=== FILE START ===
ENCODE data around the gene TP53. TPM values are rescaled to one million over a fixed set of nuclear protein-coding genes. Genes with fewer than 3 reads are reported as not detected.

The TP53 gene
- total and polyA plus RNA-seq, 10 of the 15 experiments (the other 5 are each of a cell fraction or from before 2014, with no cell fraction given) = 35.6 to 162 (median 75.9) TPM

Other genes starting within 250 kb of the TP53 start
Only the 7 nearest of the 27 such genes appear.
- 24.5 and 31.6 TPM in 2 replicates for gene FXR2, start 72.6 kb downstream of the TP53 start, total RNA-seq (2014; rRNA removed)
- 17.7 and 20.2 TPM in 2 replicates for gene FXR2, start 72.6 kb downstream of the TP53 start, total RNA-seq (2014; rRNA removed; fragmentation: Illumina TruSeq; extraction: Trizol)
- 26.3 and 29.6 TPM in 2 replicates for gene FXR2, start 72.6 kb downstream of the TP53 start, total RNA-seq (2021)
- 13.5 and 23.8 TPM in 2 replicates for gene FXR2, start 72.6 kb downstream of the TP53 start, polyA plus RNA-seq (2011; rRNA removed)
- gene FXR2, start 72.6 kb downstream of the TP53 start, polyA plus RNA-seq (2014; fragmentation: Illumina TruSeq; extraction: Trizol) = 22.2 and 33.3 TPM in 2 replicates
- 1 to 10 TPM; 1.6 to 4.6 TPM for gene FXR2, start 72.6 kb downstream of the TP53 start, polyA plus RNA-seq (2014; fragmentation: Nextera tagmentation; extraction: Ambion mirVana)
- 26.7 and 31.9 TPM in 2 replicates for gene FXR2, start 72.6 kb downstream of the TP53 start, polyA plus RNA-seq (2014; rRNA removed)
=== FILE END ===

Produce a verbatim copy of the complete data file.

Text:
ENCODE data around the gene TP53. TPM values are rescaled to one million over a fixed set of nuclear protein-coding genes. Genes with fewer than 3 reads are reported as not detected.

The TP53 gene
- total and polyA plus RNA-seq, 10 of the 15 experiments (the other 5 are each of a cell fraction or from before 2014, with no cell fraction given) = 35.6 to 162 (median 75.9) TPM

Other genes starting within 250 kb of the TP53 start
Only the 7 nearest of the 27 such genes appear.
- 24.5 and 31.6 TPM in 2 replicates for gene FXR2, start 72.6 kb downstream of the TP53 start, total RNA-seq (2014; rRNA removed)
- 17.7 and 20.2 TPM in 2 replicates for gene FXR2, start 72.6 kb downstream of the TP53 start, total RNA-seq (2014; rRNA removed; fragmentation: Illumina TruSeq; extraction: Trizol)
- 26.3 and 29.6 TPM in 2 replicates for gene FXR2, start 72.6 kb downstream of the TP53 start, total RNA-seq (2021)
- 13.5 and 23.8 TPM in 2 replicates for gene FXR2, start 72.6 kb downstream of the TP53 start, polyA plus RNA-seq (2011; rRNA removed)
- gene FXR2, start 72.6 kb downstream of the TP53 start, polyA plus RNA-seq (2014; fragmentation: Illumina TruSeq; extraction: Trizol) = 22.2 and 33.3 TPM in 2 replicates
- 1 to 10 TPM; 1.6 to 4.6 TPM for gene FXR2, start 72.6 kb downstream of the TP53 start, polyA plus RNA-seq (2014; fragmentation: Nextera tagmentation; extraction: Ambion mirVana)
- 26.7 and 31.9 TPM in 2 replicates for gene FXR2, start 72.6 kb downstream of the TP53 start, polyA plus RNA-seq (2014; rRNA removed)